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Part 2: Pornography

Even more pervasive and controversial than prostitution is the issue of pornography. As we will see pornography is, among other things, controversial, big business, and difficult to define. In this section we will touch upon several issues relating to pornography. Most notably:

  • What is pornography?
  • Is pornography harmful to others?
  • What restrictions, if any, ought society to place upon pornography? 

What is Pornography?

This is an especially difficult question. One answer we know to be insufficient, but common, was given by Supreme Court Justice Potter Stewart, who declined to define hard core Potter Stewartpornography but added, "I know it when I see it." The law has struggled to define pornography, and many different standards have evolved.

The problem of defining pornography has led to several odd legal cases such as the mother arrested for violating "child pornography" statutes by possessing nude photos of her own 3- and 4-year-old children playing in the backyard pool. (The Wal-Mart photocenter turned in the pictures when she had them developed.) Or the case of the man who wrote short stories (which were never published) involving minors engaged in sexual acts who was arrested for child pornography. Ultimately the law, through Supreme Court decision, has settled on what is known as "the Miller test."

Miller v. California

WEBLINK: Click here to read Miller v. California .

In 1973 the Supreme Court handed down a decision in Miller v. California which has since served as the governing legal definition of pornography. The decision holds that pornography was a form of obscenity (specifically obscenity of a sexual nature). As we have seen, free speech rulings indicated that obscenity is not protected under the first amendment; therefore, the Miller decision gave the law the authority to regulate it. To be considered obscenity by the court:

. . . a publication must, taken as a whole, appeal to the prurient interest, must contain patently offensive depictions or descriptions of specified sexual conduct, and on the whole have no serious literary, artistic, political, or scientific value.

The court ruled that we can determine what is offensive by an appeal to the community standards . Obscenity goes beyond "normal, healthy sexual desires."

Thus the Miller decision sets forth a three-pronged definition of pornography:

  1. An average person using contemporary community standards would find it to appeal to an " arousing and unwholesome " interest in sex.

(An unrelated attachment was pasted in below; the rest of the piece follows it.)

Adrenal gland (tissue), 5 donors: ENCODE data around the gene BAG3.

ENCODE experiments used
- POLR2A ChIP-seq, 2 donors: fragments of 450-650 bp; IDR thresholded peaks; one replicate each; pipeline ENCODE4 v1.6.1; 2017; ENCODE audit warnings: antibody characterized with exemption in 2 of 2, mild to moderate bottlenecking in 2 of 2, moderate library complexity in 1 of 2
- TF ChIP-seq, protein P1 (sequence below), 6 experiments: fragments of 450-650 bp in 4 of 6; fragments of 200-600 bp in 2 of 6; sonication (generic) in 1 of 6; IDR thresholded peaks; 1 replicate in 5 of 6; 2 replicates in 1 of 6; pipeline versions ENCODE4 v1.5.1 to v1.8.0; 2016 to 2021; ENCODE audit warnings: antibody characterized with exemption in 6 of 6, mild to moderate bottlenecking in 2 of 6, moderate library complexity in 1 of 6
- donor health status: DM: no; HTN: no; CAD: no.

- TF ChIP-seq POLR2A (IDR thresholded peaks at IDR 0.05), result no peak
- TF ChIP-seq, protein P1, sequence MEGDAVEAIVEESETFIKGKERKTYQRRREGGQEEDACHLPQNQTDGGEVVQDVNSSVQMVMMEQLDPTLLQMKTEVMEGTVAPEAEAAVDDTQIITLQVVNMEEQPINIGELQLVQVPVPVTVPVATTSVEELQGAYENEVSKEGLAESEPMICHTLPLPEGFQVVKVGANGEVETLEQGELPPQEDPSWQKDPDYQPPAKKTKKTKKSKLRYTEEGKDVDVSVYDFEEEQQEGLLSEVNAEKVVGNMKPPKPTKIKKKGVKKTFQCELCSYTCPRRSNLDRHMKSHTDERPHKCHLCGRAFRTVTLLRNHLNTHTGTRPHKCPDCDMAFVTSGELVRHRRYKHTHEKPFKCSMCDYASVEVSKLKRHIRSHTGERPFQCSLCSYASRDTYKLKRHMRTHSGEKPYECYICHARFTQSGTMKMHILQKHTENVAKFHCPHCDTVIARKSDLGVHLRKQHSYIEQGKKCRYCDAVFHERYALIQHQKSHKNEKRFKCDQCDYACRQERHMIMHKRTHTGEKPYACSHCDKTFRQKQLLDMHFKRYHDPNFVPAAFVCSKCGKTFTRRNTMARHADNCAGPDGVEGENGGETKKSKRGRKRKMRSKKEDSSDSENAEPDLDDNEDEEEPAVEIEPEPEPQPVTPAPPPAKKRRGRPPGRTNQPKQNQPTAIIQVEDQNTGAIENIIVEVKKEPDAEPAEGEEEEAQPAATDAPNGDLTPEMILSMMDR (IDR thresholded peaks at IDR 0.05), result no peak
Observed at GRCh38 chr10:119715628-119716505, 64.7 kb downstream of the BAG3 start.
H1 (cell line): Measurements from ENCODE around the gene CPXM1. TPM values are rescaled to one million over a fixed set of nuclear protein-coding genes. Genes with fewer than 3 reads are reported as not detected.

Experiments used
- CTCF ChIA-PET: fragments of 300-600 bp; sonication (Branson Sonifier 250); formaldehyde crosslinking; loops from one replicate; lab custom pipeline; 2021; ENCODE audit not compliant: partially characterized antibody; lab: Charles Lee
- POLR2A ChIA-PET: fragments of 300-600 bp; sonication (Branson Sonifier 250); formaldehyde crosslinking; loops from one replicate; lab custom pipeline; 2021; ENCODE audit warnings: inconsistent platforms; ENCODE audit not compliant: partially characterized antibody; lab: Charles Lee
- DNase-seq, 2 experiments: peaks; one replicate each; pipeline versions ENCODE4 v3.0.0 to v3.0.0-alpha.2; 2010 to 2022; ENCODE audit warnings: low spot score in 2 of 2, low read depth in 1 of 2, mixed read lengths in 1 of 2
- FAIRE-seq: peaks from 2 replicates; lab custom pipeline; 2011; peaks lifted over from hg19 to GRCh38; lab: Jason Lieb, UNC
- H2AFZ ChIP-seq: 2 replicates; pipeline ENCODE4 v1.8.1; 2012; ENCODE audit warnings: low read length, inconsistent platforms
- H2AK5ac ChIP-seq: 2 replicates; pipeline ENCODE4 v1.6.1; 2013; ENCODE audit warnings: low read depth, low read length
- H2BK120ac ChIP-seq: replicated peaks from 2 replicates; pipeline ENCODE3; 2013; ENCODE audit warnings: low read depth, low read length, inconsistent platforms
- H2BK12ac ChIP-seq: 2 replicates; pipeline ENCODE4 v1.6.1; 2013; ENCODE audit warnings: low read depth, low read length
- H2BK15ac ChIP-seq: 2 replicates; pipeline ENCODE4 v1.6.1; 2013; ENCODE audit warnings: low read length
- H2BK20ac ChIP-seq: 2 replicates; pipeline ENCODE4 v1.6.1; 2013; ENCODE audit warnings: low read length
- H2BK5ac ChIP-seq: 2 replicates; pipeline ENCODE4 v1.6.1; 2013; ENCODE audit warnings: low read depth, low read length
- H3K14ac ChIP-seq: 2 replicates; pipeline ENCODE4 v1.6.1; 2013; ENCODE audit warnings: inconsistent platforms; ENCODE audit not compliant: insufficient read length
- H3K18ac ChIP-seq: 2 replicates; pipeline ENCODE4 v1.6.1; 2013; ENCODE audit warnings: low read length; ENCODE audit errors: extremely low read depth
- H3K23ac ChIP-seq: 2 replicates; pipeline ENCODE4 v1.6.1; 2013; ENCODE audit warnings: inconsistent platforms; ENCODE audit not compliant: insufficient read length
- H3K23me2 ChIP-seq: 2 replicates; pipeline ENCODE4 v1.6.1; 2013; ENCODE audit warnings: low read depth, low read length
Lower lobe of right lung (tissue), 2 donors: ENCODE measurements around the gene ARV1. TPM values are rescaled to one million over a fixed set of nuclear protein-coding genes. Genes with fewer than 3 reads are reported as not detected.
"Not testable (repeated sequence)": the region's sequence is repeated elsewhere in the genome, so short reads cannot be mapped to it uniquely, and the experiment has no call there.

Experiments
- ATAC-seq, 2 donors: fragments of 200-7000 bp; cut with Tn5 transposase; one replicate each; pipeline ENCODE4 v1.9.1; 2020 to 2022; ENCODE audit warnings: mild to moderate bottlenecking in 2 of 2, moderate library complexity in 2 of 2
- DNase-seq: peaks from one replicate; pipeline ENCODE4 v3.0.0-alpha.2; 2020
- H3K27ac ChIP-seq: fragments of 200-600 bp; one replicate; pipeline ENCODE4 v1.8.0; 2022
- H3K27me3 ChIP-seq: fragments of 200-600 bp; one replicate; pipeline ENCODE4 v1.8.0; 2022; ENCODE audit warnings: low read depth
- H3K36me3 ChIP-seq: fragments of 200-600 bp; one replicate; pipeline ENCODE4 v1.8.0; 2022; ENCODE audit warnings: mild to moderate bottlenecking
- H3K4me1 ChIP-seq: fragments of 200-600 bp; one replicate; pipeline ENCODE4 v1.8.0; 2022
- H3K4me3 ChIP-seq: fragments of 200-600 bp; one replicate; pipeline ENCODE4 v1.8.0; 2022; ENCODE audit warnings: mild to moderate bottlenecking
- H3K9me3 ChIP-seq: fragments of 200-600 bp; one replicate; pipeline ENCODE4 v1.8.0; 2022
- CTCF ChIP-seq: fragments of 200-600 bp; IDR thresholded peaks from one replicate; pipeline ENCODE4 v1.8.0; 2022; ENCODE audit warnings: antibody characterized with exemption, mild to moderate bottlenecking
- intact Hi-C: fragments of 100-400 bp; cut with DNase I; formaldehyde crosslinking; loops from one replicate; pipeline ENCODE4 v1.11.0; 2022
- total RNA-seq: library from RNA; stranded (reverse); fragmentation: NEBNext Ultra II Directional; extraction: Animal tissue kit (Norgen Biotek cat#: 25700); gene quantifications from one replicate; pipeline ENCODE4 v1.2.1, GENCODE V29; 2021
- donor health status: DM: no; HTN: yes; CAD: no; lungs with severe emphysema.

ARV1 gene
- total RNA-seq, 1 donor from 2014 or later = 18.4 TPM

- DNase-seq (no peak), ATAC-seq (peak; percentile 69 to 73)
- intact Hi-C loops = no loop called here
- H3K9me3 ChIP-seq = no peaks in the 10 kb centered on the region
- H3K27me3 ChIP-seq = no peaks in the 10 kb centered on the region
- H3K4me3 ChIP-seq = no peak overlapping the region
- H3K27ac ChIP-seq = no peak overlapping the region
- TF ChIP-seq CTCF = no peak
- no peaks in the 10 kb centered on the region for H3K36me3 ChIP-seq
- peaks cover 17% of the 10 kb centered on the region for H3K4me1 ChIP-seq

2. It must depict or describe sexual conduct in an offensive way.

  3. It must lack serious literary, artistic, political, or scientific value.

It is important to note that this definition encompasses all media, from drawings to pictures to written stories. Anything that meets these criteria would be considered pornography under the Court's decision. Still this definition in practice is not clear cut as it involves ideas of " offense " and " community standards ."

Thought Question: Ex Post Facto ?

One of the issues brought up in by the dissenting Justices in the Miller decision is the issue of " ex post facto " or after-the-fact laws. Prior to this decision, the "Miller test" was not law and therefore how could the defendant (Miller) have known his actions violated a legal standard that didn't exist when he acted? The court effectively allowed Miller to be punished under a standard that Miller could not have known when he acted. Was this justice?

Thought Question:
Can pornography have serious literary, artistic, political, or scientific value?

In one case a city sought to close down all strip clubs in the city using the argument that nude dancing had none of these values. In response one club owner had his nude dancers modify their "acts." They would still dance nude but would recite Shakespeare while they danced. Since Shakespeare has serious literary value, the club claimed that its dancers' performance could not be prevented.

Since the decision in Miller, pornography has changed dramatically. When the court decided Miller in 1973 pornography was limited to adult movie theatres, adult book stores, and published magazines. This meant that consumers of pornography had to risk exposure by walking into adult businesses or having magazines delivered in their mail. Such exposure deterred many would-be consumers. Technology has fundamentally altered the market of pornography. From the home VCR to the Internet, pornography is now easily accessible and consumable without risk of public exposure. This led to an explosion of the pornography market which in turn has turned pornography into a huge multi-billion dollar business such that even major American corporations are involved in it. These and other issues are brought to light in the following PBS video "American Porn"

VIDEO: Click here to watch American Porn .


The video mentions the "Cambria List" which aims to provide rules to the porn industry to avoid obscenity prosecution. The list is graphic, but if you are interested in it here is a link to it as presented on the PBS "American Porn" website.

WEBLINK: Click here to read the "Cambria List."